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Thursday, March 01, 2007

Top tech talent lured into cybercrime by large paychecks

Microsoft's Chief Security Advisor in the UK, Edward Gibson has warned that organized gangs are targeting young tech-savvy university-educated recruits in developing nations. Gibson, who previously worked as an FBI agent for 20 years, voiced his thoughts at a security conference in London, Britain.

According to Gibson, quoted by SC Magazine, organized criminal groups seeking to cash in on the cybercrime bonanza are tempting technology graduates in countries such as Ukraine or Bulgaria with exciting hacking opportunities for a top salary. The money on offer is the biggest lure, as these gangs provide a far better financial package than legitimate jobs in the local technology industry. Criminal gangs than base their cybercrime campaigns in these countries, where they not only have access to the best talent, but can also make use of poor anti-cybercrime legislation and corruption.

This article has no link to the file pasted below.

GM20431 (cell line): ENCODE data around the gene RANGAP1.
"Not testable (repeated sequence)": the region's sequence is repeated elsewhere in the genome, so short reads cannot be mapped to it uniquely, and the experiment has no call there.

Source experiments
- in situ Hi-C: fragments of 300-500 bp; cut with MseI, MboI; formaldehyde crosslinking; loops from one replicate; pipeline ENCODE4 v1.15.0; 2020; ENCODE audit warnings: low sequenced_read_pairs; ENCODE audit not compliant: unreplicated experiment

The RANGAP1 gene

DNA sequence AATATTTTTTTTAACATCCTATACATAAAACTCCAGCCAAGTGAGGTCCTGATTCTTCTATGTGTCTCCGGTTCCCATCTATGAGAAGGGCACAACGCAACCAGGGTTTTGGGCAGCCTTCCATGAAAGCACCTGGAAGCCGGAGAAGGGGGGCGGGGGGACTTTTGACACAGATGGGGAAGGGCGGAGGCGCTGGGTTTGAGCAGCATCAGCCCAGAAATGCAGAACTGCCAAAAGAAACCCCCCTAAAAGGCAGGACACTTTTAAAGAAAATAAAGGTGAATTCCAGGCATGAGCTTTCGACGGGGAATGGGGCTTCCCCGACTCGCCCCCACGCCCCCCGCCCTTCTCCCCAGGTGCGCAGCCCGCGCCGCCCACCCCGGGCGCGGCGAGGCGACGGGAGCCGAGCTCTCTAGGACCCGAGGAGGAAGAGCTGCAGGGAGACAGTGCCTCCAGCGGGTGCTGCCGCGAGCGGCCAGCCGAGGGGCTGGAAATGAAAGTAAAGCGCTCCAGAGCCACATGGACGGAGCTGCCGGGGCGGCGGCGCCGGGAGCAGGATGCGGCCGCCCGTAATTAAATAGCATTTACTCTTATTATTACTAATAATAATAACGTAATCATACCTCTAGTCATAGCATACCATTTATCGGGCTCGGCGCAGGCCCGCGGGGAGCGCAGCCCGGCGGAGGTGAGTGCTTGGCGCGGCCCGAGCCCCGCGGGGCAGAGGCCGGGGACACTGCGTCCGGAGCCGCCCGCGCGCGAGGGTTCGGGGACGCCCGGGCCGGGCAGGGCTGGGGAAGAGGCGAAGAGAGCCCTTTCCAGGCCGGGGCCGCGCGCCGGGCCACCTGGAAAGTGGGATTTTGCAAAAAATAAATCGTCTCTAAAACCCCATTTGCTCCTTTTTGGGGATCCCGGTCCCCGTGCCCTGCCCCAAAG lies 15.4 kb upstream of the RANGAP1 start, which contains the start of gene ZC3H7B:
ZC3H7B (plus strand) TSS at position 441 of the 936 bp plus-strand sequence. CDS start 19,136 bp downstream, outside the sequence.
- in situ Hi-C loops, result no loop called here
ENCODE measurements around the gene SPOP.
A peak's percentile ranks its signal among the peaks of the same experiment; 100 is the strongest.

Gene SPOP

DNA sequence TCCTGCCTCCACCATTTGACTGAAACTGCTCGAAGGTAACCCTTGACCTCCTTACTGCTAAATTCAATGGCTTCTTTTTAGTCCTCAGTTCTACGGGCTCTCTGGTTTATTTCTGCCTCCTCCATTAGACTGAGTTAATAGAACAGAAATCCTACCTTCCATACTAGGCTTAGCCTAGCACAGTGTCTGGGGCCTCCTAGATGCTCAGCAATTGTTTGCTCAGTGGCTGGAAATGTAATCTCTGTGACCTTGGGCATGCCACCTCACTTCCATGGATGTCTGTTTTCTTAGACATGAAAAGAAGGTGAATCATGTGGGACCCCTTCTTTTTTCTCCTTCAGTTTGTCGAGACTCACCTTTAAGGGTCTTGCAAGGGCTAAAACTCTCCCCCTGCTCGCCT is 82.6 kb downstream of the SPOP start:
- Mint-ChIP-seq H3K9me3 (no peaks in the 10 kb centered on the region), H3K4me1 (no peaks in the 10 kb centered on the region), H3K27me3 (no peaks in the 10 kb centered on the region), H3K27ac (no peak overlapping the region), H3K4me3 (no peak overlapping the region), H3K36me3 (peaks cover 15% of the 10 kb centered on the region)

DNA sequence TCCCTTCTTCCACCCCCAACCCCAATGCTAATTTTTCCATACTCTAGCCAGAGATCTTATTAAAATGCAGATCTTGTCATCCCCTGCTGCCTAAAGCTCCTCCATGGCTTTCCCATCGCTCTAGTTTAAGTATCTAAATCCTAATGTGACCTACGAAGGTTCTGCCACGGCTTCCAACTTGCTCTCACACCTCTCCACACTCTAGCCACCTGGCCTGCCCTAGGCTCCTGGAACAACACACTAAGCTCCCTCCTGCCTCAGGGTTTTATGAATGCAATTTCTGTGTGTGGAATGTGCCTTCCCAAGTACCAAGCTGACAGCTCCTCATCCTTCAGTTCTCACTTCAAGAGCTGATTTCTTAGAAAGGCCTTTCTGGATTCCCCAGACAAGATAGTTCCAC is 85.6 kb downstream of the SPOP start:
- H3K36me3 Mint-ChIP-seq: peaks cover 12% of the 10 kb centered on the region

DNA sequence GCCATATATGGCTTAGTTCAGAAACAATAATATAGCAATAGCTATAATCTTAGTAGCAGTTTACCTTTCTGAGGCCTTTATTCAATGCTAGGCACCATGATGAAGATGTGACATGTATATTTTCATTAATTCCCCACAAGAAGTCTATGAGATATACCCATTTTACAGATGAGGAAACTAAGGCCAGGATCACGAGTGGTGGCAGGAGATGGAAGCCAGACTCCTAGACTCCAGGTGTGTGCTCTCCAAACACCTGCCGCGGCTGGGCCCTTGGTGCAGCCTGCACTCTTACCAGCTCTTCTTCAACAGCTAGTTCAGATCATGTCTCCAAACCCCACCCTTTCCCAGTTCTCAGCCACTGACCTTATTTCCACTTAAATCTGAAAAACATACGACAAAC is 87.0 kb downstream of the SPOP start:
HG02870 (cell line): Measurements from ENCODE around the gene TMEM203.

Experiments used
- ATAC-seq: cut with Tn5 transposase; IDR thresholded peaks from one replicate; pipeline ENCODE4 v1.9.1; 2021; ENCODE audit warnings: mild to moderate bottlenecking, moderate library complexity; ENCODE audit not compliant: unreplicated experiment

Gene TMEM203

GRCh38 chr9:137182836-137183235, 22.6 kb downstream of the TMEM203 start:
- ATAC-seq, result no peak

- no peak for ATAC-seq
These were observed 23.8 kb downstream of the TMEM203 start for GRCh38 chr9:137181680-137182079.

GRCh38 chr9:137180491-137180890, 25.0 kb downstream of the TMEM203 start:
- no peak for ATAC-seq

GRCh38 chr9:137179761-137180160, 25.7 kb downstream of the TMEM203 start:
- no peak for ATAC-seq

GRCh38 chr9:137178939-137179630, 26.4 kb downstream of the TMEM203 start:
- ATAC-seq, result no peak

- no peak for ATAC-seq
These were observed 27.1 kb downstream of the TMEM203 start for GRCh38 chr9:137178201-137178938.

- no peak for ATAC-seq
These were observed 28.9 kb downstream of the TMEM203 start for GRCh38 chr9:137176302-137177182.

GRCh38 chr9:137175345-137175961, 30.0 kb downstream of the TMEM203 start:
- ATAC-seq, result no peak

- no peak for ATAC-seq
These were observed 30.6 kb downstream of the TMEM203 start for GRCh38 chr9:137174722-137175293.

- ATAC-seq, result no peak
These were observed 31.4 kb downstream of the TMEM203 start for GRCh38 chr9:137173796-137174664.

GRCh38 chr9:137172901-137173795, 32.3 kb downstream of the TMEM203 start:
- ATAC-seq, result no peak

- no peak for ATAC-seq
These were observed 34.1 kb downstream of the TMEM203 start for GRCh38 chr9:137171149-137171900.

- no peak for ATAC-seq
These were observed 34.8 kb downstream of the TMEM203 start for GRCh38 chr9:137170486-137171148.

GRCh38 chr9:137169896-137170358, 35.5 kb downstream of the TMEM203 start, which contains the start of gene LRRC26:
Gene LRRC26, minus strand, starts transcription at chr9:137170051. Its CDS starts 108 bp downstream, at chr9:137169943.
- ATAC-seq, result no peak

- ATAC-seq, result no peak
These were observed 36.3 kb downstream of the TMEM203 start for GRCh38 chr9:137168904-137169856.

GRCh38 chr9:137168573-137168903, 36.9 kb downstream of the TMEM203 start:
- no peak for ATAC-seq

The logical target for big cybercrime conglomerates is the Western world, which has embraced the cyberworld and all it has to offer in terms of e-communication or e-banking. However, whilst the best young graduates from Eastern Europe or Asia could previously get jobs in the West securing these systems, they are now increasingly found on the other side. And according to Gibson, who in previous public appearances went on record to say that “it’s not the hacker crackers you have to worry about, but the Ukrainian mafia”, the problem will continue to grow. The latest danger is the spread of botnets, and the advent of cheap computing (such as machines for $100-160 to be sold to developing nations) with access to the web could swell botnet numbers even further. All this, and access to the best technology talent, will make it easy pickings for global cybercriminal organizations, which are already becoming more and more prominent in today’s cyberworld.
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